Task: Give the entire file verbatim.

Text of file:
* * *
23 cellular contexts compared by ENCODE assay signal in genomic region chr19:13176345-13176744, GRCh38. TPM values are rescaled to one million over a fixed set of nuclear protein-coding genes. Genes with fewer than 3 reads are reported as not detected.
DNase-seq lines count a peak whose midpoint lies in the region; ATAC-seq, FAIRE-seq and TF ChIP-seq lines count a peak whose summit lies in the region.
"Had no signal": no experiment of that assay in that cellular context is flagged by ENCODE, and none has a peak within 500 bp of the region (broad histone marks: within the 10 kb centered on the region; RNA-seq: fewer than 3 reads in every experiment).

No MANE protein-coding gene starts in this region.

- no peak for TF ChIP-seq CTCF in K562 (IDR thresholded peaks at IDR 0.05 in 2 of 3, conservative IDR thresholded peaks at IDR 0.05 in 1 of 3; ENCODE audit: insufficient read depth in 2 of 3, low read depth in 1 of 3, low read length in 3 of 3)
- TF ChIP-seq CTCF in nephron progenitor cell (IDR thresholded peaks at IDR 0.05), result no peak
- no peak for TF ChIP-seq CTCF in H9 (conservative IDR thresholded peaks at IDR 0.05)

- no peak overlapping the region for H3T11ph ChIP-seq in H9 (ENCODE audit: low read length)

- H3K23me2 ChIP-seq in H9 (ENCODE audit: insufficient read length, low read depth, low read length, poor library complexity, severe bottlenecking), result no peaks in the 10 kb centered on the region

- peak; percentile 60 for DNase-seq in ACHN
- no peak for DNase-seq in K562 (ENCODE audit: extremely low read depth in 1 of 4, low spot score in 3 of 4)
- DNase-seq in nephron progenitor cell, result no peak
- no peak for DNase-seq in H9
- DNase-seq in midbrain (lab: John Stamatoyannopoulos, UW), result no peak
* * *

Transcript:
23 cellular contexts compared by ENCODE assay signal in genomic region chr19:13176345-13176744, GRCh38. TPM values are rescaled to one million over a fixed set of nuclear protein-coding genes. Genes with fewer than 3 reads are reported as not detected.
DNase-seq lines count a peak whose midpoint lies in the region; ATAC-seq, FAIRE-seq and TF ChIP-seq lines count a peak whose summit lies in the region.
"Had no signal": no experiment of that assay in that cellular context is flagged by ENCODE, and none has a peak within 500 bp of the region (broad histone marks: within the 10 kb centered on the region; RNA-seq: fewer than 3 reads in every experiment).

No MANE protein-coding gene starts in this region.

- no peak for TF ChIP-seq CTCF in K562 (IDR thresholded peaks at IDR 0.05 in 2 of 3, conservative IDR thresholded peaks at IDR 0.05 in 1 of 3; ENCODE audit: insufficient read depth in 2 of 3, low read depth in 1 of 3, low read length in 3 of 3)
- TF ChIP-seq CTCF in nephron progenitor cell (IDR thresholded peaks at IDR 0.05), result no peak
- no peak for TF ChIP-seq CTCF in H9 (conservative IDR thresholded peaks at IDR 0.05)

- no peak overlapping the region for H3T11ph ChIP-seq in H9 (ENCODE audit: low read length)

- H3K23me2 ChIP-seq in H9 (ENCODE audit: insufficient read length, low read depth, low read length, poor library complexity, severe bottlenecking), result no peaks in the 10 kb centered on the region

- peak; percentile 60 for DNase-seq in ACHN
- no peak for DNase-seq in K562 (ENCODE audit: extremely low read depth in 1 of 4, low spot score in 3 of 4)
- DNase-seq in nephron progenitor cell, result no peak
- no peak for DNase-seq in H9
- DNase-seq in midbrain (lab: John Stamatoyannopoulos, UW), result no peak